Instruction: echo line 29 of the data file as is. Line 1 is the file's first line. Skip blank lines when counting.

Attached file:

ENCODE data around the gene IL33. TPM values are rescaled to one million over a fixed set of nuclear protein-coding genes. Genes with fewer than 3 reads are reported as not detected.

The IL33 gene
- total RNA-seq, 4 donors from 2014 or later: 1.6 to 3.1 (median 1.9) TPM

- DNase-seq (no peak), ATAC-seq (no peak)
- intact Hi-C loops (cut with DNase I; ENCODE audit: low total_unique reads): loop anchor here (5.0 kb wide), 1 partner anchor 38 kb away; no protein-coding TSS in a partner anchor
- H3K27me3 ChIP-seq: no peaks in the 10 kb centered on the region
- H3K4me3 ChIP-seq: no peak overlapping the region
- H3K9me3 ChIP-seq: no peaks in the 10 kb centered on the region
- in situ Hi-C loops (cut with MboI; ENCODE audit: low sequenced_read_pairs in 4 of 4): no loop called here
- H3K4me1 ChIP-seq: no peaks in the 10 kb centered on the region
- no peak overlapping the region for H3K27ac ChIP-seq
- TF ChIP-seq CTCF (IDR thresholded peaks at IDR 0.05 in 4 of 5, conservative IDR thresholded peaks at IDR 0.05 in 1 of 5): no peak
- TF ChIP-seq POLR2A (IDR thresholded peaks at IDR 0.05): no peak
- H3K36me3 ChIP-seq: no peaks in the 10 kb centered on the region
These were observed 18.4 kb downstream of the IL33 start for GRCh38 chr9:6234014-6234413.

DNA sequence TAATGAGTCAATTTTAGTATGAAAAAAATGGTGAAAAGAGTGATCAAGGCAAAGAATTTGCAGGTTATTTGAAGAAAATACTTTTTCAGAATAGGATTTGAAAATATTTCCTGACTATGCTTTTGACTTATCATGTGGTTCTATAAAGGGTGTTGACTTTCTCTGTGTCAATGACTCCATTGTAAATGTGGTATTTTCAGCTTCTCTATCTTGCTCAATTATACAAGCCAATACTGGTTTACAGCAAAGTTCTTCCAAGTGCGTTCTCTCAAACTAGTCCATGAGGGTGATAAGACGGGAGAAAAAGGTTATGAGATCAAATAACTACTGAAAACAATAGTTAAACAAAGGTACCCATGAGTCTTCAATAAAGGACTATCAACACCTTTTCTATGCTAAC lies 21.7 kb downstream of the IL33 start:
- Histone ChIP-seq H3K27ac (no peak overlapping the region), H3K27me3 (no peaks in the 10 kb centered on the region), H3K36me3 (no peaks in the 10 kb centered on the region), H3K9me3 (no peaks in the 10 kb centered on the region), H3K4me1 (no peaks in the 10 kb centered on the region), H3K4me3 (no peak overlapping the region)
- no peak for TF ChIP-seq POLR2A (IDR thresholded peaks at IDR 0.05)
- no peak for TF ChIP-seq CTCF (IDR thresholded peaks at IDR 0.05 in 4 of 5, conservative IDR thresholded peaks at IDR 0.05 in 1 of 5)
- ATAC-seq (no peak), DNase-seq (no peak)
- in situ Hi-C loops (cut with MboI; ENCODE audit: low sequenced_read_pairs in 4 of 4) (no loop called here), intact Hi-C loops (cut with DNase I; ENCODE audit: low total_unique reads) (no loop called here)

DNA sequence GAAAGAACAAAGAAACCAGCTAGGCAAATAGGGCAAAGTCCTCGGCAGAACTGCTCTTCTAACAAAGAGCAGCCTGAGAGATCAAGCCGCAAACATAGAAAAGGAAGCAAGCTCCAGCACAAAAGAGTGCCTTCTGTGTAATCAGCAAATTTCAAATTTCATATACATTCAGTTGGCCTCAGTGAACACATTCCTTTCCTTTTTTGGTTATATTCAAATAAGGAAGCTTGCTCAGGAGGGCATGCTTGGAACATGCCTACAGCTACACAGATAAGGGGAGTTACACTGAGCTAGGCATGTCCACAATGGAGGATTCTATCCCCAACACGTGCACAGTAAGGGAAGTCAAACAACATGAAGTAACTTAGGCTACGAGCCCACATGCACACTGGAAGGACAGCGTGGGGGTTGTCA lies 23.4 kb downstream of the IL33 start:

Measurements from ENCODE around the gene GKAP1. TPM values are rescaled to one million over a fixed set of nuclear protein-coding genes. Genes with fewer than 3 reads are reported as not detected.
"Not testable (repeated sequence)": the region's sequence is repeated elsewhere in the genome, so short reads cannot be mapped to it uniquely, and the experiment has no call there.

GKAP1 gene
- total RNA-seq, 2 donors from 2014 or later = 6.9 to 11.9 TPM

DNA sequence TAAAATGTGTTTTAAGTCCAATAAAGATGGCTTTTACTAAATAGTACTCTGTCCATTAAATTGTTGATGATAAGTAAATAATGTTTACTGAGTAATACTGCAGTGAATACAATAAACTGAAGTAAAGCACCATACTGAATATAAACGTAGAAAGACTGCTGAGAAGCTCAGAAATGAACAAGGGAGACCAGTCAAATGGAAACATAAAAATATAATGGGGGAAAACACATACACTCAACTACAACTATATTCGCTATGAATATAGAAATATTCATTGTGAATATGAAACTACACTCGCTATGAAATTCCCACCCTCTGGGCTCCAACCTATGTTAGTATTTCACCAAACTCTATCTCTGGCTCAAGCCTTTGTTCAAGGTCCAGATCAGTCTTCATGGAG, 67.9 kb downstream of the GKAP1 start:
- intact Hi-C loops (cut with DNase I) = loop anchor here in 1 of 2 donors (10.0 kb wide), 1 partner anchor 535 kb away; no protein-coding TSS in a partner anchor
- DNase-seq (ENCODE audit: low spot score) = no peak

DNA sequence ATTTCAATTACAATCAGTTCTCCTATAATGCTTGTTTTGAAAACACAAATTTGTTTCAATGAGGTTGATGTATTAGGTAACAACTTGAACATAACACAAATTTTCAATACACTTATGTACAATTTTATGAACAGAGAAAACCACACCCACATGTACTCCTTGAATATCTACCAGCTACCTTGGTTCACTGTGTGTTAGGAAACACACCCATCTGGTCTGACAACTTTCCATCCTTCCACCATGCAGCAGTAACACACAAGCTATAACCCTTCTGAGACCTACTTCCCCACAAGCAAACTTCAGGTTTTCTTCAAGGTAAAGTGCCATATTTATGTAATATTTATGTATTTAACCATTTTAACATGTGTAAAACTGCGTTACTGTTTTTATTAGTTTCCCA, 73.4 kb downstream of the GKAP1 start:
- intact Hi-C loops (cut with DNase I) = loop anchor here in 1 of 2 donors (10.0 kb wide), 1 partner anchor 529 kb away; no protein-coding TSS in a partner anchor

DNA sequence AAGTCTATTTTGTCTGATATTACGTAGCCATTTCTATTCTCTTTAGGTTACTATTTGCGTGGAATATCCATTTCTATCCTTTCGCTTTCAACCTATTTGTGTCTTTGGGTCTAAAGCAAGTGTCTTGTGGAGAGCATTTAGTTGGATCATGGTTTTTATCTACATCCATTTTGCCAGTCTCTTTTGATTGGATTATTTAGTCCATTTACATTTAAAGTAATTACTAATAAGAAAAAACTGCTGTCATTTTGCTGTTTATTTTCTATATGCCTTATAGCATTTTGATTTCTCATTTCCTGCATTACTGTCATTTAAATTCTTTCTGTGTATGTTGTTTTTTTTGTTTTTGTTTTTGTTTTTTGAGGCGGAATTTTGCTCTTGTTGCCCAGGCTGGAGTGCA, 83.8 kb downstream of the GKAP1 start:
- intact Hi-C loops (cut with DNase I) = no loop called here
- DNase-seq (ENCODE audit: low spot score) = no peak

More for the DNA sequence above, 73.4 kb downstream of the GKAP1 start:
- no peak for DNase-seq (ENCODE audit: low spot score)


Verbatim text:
- DNase-seq (ENCODE audit: low spot score) = no peak